Many people are aware that it’s possible to claim a benefit on their spouse’s Social Security record. In general, an individual who qualifies for Social Security retirement benefits is entitled to the higher of their own benefit, or one-half of their spouse’s benefit. One notable change to spousal benefits is whether an individual first has to file on their own record to receive any spousal benefits, or if they can file a restricted application only, leave their own record closed and receive one-half of their spouse’s benefit.
First, a little history. On November 2, 2015, the Bipartisan Budget Act of 2015 was signed into law. This eliminated a filing strategy known as “file and suspend,” allowing for a 6-month grandfather period to those who qualified for this strategy by April 30, 2016. It also eliminated the ability to take a retroactive lump sum payment, in lieu of higher monthly payments, for those who had suspended benefits. This technique may have been beneficial to an individual, suspending their benefit, and was suddenly diagnosed with a terminal illness.
The third strategy the Bipartisan Budget Act of 2015 affected is the ability to file a restricted application. With a restricted application, you would restrict your application to benefits you would receive from your spouse’s Social Security record only. This would in effect, leave your benefit turned off, allowing you to earn delayed credits. These credits compound at approximately 8% simple interest annually, and delayed credits may continue through age 70. For example, if your full retirement age, FRA, is age 66 and your retirement benefit on your own record is $1,000 per month, your benefit could potentially increase to $1,320 per month if you delayed your own benefit until age 70. (8% x 4 years = 32% delayed credits. $1,000 x 1.32 = $1,320.) Note, the restricted application strategy is only available to individuals who have attained FRA, approximately age 66.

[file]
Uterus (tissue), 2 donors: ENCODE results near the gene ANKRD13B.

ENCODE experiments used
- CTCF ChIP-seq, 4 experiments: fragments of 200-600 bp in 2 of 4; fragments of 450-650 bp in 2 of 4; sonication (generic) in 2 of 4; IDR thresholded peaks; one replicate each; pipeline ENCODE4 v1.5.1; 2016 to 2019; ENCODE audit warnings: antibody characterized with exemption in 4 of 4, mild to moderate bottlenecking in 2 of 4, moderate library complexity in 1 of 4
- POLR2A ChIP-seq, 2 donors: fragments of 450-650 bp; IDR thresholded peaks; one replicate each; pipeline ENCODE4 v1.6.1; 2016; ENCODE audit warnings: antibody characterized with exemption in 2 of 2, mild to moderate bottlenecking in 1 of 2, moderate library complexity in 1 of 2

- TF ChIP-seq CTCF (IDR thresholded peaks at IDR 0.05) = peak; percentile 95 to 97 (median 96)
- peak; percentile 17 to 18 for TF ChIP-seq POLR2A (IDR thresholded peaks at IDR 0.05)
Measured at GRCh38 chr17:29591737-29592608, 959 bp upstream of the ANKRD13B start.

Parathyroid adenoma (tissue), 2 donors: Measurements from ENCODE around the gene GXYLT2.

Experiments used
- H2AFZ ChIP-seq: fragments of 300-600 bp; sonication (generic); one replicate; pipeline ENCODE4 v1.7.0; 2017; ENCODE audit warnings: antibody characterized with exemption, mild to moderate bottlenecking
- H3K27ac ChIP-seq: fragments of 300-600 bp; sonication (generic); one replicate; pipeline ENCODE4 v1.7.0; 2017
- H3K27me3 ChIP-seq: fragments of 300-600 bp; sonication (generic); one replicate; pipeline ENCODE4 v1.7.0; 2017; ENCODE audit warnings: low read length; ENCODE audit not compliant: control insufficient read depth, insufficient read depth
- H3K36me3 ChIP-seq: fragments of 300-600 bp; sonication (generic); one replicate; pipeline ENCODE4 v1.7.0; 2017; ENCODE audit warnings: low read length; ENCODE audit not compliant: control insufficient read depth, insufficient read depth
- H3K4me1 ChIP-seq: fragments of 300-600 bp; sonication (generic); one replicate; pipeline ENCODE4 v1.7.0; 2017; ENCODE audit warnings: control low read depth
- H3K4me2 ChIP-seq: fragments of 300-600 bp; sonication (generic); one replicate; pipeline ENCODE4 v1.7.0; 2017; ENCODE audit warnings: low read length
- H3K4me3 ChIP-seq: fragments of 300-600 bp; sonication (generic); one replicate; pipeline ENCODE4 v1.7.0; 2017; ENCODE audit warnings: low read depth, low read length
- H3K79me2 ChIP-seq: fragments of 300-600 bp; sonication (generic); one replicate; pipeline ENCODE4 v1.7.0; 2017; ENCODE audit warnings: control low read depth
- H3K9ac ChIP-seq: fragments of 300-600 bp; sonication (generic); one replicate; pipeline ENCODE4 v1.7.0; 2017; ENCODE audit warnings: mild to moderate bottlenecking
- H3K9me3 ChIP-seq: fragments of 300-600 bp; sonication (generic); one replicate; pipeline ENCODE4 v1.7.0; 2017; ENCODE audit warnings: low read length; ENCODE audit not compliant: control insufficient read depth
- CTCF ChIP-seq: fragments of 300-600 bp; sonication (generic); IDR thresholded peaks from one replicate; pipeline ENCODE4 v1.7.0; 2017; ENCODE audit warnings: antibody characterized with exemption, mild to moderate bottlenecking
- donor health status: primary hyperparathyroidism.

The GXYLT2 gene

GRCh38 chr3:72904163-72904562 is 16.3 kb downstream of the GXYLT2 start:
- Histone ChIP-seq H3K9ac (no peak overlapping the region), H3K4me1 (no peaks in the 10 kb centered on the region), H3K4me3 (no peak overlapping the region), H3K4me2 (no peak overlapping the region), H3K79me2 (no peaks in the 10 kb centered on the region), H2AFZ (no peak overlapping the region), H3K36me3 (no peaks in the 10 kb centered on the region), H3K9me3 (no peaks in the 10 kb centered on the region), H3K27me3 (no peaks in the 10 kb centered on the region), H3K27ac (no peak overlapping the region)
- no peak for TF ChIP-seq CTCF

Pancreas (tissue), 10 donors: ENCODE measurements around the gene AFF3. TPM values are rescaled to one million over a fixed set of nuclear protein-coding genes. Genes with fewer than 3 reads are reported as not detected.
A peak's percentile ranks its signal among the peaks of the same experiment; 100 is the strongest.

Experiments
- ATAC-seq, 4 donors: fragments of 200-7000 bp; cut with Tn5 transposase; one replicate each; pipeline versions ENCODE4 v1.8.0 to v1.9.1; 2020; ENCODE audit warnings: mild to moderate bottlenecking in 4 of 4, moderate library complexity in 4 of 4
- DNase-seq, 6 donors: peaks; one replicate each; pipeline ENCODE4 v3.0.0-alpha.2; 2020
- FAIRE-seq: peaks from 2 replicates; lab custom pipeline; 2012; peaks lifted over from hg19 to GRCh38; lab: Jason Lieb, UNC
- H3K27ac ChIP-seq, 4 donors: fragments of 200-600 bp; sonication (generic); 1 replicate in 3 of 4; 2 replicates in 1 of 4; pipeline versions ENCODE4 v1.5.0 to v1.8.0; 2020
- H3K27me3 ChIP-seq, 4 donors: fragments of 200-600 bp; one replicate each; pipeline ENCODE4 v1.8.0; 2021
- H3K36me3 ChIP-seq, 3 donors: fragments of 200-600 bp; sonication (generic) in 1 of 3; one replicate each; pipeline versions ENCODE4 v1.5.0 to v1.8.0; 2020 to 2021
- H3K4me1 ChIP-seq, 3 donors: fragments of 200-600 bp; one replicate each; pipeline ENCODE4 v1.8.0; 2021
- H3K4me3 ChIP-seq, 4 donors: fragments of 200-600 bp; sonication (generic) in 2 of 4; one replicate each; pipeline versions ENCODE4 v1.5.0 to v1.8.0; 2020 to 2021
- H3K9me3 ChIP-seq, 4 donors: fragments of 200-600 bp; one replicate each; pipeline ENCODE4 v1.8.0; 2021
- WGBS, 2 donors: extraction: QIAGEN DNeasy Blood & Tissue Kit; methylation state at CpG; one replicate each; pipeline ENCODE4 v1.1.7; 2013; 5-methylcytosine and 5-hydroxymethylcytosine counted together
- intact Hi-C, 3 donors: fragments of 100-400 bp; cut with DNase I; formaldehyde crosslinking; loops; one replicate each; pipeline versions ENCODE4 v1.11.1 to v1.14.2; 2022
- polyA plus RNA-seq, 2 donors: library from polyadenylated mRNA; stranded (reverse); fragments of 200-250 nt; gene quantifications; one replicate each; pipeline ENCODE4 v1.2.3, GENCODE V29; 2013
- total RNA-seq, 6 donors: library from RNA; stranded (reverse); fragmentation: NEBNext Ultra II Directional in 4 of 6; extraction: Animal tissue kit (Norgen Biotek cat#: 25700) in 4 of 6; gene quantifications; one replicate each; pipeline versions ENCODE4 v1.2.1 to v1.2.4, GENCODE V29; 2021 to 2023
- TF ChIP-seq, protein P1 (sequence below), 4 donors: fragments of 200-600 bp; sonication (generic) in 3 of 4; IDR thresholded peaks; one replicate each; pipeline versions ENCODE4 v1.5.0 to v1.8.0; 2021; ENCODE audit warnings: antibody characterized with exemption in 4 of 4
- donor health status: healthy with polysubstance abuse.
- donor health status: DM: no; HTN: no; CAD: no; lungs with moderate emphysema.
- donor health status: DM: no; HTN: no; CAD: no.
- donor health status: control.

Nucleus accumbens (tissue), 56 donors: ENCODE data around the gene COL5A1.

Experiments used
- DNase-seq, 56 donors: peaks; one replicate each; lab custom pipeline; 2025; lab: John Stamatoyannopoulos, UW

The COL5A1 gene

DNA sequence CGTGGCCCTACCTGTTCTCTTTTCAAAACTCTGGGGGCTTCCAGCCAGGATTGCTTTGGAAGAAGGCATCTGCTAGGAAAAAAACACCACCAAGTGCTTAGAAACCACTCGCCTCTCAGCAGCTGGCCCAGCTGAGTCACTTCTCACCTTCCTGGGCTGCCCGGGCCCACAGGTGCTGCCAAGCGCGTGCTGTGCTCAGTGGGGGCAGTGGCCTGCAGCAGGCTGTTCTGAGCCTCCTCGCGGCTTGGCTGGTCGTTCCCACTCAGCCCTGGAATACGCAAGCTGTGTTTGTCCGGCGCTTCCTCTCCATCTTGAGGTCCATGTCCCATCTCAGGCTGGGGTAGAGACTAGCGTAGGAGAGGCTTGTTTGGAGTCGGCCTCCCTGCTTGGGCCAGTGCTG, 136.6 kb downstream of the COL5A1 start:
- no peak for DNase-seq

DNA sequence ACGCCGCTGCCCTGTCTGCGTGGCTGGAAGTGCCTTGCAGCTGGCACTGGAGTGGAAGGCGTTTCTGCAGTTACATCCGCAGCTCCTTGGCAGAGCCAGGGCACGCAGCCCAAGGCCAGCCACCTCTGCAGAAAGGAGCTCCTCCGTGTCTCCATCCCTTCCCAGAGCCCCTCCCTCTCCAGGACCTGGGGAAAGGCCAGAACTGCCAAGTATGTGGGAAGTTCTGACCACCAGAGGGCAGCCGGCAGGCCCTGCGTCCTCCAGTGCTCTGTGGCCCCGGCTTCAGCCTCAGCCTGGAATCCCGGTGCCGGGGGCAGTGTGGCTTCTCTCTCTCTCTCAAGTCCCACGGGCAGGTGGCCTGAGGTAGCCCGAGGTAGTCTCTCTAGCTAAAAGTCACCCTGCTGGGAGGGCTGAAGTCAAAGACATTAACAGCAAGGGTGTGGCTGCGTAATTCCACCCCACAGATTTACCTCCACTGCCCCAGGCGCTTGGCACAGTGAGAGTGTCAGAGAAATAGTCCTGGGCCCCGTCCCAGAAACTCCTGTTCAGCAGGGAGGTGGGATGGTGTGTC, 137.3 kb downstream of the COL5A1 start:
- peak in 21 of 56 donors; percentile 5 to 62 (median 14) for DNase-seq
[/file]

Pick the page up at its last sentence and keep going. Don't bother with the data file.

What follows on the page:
In the future, individuals filing for spousal benefits will be subject to the “deemed filing” rules. When they file they will be deemed to have filed for their own benefit, losing the ability to earn delayed credits. The only way they will receive any spousal benefit would be if one-half of their spouse’s benefit, already being received, is higher than the individual’s own benefit. In that case, they would receive a spousal “add-on” for the difference between their own benefit and one-half of the spouse’s benefit. By way of example, if John was receiving his own FRA benefit of $2,500, and Mary files for her FRA benefit of $1,000, Mary would receive her benefit plus a spousal add-on benefit of $250. ($2,500 x 50% = $1,250. $1,250 - $1,000 = $250 spousal add on.) This would bring Mary up to the benefit she qualifies for, which is the higher of her own or one-half of her spouse’s.
And here’s where the planning opportunity comes in. For individuals who were 62 prior to 2016 and born before 1954, the restricted application strategy is still available. In addition, these individuals could not have filed for benefits previously, and their spouse must currently be receiving benefits. If you are currently FRA, this opportunity to pay yourself now - and pay yourself more later – may exist. However, the window of opportunity to maximize this benefit and the length of time to benefit from this strategy are beginning to close. Do you qualify?
Pete Ruma, CFP®, CLU, ChFC, was one of the founding members of Gould Ruma Financial Advisors in 2008 and now serves more than 200 clients who have entrusted him with their financial planning and asset management needs. Pete has more than 30 years of experience in the financial planning industry, and he has worked with many of his clients for nearly as long. He sees the reward of the long-term planning relationships he forges with his clients as the “a-ha” moment, when their focus shifts from a single piece to how the pieces of their overall financial puzzle come together. His primary goal is to help his clients simplify their lives by focusing not on financial outputs but financial outcomes.
The opinions voiced in this material are for general information only and are not intended to provide specific advice or recommendations for any individual.